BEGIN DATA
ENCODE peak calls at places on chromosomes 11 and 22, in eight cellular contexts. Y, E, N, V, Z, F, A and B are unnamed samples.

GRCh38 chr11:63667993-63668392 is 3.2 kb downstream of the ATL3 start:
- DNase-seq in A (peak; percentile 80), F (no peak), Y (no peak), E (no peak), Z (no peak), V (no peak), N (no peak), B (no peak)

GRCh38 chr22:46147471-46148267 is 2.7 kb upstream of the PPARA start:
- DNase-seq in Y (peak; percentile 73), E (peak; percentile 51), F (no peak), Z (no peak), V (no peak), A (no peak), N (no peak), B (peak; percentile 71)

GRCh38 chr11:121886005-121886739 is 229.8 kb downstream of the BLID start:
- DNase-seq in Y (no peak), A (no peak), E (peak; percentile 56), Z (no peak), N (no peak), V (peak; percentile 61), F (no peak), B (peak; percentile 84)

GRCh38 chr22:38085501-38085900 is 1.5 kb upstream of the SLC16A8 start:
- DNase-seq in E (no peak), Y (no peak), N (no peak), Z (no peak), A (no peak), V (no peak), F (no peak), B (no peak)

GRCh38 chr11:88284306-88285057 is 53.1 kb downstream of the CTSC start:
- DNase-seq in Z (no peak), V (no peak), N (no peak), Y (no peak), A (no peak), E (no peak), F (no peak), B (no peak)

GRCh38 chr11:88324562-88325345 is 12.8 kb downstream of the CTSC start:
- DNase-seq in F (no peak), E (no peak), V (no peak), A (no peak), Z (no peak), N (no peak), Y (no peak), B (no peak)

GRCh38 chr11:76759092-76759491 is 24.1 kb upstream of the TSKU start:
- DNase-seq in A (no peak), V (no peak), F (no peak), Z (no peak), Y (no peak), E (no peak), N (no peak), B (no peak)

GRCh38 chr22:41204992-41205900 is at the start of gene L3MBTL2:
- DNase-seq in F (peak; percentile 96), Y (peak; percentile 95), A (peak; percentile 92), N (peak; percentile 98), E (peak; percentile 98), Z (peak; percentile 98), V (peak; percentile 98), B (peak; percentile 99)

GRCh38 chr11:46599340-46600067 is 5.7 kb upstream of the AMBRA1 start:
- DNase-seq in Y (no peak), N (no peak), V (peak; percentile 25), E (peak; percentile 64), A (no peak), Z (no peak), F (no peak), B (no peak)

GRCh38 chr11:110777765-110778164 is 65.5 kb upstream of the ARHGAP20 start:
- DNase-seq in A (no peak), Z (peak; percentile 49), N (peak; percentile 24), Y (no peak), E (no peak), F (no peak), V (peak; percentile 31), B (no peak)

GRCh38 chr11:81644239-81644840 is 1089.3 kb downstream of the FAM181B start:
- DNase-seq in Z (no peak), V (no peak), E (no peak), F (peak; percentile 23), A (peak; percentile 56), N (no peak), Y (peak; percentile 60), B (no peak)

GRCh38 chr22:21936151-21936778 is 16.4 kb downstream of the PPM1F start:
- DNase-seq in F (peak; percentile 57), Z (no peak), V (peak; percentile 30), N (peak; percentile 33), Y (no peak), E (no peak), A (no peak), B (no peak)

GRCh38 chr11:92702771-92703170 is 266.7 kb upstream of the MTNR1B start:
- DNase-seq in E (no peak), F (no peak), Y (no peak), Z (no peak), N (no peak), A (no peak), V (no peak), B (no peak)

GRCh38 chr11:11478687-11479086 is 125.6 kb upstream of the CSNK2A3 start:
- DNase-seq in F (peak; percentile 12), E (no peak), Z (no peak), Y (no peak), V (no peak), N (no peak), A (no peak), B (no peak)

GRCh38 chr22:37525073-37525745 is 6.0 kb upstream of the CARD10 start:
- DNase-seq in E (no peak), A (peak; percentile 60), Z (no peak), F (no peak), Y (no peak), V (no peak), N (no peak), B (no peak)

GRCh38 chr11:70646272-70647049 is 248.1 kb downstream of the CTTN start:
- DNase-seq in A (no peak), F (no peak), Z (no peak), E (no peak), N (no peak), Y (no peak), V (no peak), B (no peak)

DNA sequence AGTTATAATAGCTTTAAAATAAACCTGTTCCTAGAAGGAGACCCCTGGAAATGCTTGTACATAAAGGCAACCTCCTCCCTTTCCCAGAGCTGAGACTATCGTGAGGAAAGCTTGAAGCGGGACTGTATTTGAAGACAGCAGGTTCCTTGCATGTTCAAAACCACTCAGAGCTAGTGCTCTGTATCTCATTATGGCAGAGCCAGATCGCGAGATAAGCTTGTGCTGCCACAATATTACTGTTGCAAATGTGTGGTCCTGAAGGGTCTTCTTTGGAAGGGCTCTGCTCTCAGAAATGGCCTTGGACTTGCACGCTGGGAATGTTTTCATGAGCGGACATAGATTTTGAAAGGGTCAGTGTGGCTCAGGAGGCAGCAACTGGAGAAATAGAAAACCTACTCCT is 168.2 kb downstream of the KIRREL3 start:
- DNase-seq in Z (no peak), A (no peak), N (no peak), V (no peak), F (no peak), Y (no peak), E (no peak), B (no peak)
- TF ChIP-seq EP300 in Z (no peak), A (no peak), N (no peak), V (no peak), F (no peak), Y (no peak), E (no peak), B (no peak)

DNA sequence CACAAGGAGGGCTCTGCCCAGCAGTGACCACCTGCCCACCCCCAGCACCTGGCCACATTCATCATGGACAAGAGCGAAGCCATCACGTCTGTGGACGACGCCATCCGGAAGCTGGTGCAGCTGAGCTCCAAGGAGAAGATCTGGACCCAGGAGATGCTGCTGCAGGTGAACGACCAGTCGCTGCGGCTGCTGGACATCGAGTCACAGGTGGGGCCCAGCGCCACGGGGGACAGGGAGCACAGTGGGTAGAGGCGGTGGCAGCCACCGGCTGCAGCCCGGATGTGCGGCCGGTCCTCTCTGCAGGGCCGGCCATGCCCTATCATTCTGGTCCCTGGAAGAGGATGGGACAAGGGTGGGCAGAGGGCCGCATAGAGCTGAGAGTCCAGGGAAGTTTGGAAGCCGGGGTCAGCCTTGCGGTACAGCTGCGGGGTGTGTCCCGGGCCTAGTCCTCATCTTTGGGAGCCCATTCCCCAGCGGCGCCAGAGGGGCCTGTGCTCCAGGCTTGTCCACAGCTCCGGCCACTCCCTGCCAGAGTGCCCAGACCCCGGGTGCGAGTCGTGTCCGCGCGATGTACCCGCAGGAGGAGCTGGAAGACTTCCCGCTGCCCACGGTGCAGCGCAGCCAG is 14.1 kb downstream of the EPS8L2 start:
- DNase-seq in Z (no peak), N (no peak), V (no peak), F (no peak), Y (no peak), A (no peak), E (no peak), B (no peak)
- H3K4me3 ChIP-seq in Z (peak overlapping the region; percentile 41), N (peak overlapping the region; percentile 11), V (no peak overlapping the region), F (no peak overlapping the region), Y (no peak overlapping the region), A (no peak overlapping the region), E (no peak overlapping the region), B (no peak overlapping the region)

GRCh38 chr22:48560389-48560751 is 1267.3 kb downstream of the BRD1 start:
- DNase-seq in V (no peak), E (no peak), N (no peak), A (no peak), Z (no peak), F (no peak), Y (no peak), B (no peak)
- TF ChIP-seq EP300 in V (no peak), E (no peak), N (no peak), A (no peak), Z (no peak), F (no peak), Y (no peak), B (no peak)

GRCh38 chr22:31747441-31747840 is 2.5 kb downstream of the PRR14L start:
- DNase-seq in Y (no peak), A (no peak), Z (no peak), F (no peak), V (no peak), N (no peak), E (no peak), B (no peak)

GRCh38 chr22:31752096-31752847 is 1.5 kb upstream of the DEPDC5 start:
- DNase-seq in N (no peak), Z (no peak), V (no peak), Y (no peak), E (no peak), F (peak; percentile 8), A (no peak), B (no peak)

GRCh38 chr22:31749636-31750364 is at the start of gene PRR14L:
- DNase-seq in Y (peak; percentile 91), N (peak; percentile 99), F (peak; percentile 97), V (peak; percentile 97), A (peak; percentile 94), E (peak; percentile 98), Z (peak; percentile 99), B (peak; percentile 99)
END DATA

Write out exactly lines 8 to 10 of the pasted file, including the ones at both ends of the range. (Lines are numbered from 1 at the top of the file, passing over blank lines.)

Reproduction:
GRCh38 chr22:38085501-38085900 is 1.5 kb upstream of the SLC16A8 start:
- DNase-seq in E (no peak), Y (no peak), N (no peak), Z (no peak), A (no peak), V (no peak), F (no peak), B (no peak)

GRCh38 chr11:88284306-88285057 is 53.1 kb downstream of the CTSC start: